UK retail footfall decreased by 42% year-on-year during July, marking a 20.5% improvement on the 63% slump observed in June, according to the latest data from the British Retail Consortium (BRC).
Yet while visits to stores picked up, retail footfall remains significantly south of levels seen before the COVID-19 pandemic struck.
The re-opening of pubs and restaurants in England on 4 July spurred some extra visits to the high street, but the outlook for brick and mortar stores remains bleak.
This has been demonstrated by the wave of job cuts announced by major retailers including Dixons Carphone (DC.), Marks & Spencer (MKS) and books-to-stationery seller WH Smith (SMWH), not to mention John Lewis, Clarks and Boots.
According to the latest missive from the BRC and market research outfit ShopperTrak, footfall on the high streets declined by 48% year-on-year in July, the first full month since stores were allowed to reopen following the UK lockdown.
Shopping centre footfall was down by the same percentage, possibly due to the difficulties of observing social distancing within their enclosed spaces.
PARKS PERFORMED BETTER
However, retail parks did significantly better with footfall decreasing by 22% year-on-year. This is probably because retail parks have favourable location characteristics with wide open spaces, which enable skittish shoppers to adhere to the social distancing rules, as well as free surface parking.
Today’s data demonstrates the challenges that still lie ahead for the distressed UK retail sector.
Although the latest UK retail sales data from the Office for National Statistics (ONS) showed sales surging back almost to pre-coronavirus lockdown levels in June, this could have been a temporary spike as shoppers suffering from lockdown cabin fever flocked back to re-opened physical stores.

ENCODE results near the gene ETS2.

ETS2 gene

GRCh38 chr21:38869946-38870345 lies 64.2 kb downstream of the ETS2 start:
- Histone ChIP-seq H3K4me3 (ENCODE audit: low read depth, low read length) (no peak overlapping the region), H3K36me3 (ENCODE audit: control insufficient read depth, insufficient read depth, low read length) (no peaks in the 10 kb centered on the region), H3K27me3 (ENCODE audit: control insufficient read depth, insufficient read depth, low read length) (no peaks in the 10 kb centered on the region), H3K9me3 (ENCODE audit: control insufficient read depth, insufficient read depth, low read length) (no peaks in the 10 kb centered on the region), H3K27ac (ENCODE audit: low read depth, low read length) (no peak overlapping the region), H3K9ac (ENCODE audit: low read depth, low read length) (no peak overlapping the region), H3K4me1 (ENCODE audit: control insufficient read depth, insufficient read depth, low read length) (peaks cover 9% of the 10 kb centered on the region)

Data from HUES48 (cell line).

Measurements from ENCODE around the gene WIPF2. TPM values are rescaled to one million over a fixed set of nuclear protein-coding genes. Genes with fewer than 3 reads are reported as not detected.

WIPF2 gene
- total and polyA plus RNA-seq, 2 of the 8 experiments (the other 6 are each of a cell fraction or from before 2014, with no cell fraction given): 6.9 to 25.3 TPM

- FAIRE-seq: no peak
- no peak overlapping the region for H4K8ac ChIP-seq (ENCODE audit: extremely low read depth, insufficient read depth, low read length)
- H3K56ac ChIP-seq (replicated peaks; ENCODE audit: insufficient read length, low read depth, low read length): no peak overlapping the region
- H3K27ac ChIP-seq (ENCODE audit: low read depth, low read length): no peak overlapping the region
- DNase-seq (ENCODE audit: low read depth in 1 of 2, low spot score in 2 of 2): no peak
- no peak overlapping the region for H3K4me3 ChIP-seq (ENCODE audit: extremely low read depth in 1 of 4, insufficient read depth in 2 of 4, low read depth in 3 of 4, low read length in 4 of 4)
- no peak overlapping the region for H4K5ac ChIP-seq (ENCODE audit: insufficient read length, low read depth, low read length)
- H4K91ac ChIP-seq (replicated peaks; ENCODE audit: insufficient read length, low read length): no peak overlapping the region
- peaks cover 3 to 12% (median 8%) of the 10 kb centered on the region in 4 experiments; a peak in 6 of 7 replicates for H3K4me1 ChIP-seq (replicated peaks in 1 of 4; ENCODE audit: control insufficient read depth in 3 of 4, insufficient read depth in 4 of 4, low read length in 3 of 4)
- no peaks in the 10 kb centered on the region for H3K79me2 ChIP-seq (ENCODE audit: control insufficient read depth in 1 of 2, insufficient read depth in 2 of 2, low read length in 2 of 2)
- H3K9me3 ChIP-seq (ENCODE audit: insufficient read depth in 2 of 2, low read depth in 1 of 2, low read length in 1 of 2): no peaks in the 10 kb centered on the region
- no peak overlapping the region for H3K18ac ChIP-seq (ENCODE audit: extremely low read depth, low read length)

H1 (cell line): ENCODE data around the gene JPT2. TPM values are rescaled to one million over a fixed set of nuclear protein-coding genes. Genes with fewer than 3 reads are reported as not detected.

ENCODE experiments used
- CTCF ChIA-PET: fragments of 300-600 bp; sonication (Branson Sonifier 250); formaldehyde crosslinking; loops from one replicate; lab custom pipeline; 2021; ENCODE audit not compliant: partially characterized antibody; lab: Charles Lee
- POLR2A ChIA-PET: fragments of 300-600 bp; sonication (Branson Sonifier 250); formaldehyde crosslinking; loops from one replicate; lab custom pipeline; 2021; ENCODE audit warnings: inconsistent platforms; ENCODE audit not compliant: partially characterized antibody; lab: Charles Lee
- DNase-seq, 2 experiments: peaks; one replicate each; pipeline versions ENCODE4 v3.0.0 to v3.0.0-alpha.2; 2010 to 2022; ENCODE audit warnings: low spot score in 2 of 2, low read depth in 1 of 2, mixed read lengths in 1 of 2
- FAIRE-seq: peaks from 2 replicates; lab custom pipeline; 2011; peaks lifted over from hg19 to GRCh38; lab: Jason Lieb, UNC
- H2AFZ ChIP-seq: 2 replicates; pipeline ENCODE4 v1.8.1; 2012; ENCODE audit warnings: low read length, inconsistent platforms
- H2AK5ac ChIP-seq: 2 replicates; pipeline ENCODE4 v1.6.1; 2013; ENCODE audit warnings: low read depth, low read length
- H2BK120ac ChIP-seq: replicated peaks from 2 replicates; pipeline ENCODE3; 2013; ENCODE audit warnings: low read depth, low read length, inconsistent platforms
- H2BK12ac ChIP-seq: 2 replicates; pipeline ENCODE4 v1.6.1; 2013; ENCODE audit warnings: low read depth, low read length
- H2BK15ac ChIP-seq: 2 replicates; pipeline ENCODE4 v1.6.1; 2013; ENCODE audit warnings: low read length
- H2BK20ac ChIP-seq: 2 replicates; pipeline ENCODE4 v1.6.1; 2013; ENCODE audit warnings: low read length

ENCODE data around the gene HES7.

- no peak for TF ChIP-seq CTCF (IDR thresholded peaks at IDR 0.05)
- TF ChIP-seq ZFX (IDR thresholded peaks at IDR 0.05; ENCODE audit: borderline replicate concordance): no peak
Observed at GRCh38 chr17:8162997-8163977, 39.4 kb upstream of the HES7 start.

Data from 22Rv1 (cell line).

‘It remains too soon to say how well retail will recover in the coming months, but it clearly remains a difficult trading period for many physical retailers,’ lamented Helen Dickinson, chief executive of the BRC.
‘With retail footfall recovering slower than in many other European countries, much will depend how fast consumer demand returns.’
THE BROKER’S VIEW
Shore Capital said the latest footfall data highlights ‘an improvement in footfall across all destinations but it remains well down on pre-coronavirus levels.’
The broker added, ‘The re-opening of the leisure sector (pubs, cafes and restaurants) has helped provide some footfall back to town centres and we note that shoppers are choosing to shop more locally to where they live, which is impacting city centres, in particular.
‘What is clear is that it remains a difficulty trading period for the retail sector with the structural shift online continuing to accelerate.
‘We will watch the BRC retail sales monitor and other economic data for July with interest, but today’s footfall data highlights the continued challenging period for the sector.’